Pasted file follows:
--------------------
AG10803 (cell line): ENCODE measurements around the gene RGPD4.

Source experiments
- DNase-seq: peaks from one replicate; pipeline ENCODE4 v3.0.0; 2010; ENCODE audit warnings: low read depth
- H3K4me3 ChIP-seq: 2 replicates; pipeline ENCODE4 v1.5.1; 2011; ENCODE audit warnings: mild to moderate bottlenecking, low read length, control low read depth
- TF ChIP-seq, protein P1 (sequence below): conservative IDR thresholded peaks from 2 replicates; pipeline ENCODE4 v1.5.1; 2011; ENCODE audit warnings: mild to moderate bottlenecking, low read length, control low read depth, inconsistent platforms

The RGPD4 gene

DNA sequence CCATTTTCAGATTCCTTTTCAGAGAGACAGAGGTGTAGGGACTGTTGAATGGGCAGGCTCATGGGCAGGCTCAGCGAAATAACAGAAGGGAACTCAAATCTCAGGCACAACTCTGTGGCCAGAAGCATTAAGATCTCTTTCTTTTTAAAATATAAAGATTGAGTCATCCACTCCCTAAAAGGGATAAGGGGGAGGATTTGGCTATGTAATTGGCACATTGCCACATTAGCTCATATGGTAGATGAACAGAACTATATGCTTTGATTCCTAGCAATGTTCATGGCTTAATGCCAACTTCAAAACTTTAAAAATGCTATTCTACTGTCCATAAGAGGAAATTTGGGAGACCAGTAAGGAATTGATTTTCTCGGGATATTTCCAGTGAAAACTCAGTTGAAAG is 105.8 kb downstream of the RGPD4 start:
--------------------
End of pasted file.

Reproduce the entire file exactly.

AG10803 (cell line): ENCODE measurements around the gene RGPD4.

Source experiments
- DNase-seq: peaks from one replicate; pipeline ENCODE4 v3.0.0; 2010; ENCODE audit warnings: low read depth
- H3K4me3 ChIP-seq: 2 replicates; pipeline ENCODE4 v1.5.1; 2011; ENCODE audit warnings: mild to moderate bottlenecking, low read length, control low read depth
- TF ChIP-seq, protein P1 (sequence below): conservative IDR thresholded peaks from 2 replicates; pipeline ENCODE4 v1.5.1; 2011; ENCODE audit warnings: mild to moderate bottlenecking, low read length, control low read depth, inconsistent platforms

The RGPD4 gene

DNA sequence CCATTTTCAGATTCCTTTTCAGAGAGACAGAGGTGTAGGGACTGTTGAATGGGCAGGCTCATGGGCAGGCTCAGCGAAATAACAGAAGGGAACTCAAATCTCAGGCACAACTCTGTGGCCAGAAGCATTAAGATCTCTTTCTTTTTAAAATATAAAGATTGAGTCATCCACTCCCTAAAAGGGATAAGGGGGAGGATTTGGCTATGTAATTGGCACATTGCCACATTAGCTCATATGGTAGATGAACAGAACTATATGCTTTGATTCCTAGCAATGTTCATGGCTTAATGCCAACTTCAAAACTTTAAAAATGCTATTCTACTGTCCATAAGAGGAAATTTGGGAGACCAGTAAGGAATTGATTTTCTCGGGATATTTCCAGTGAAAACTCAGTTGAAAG is 105.8 kb downstream of the RGPD4 start: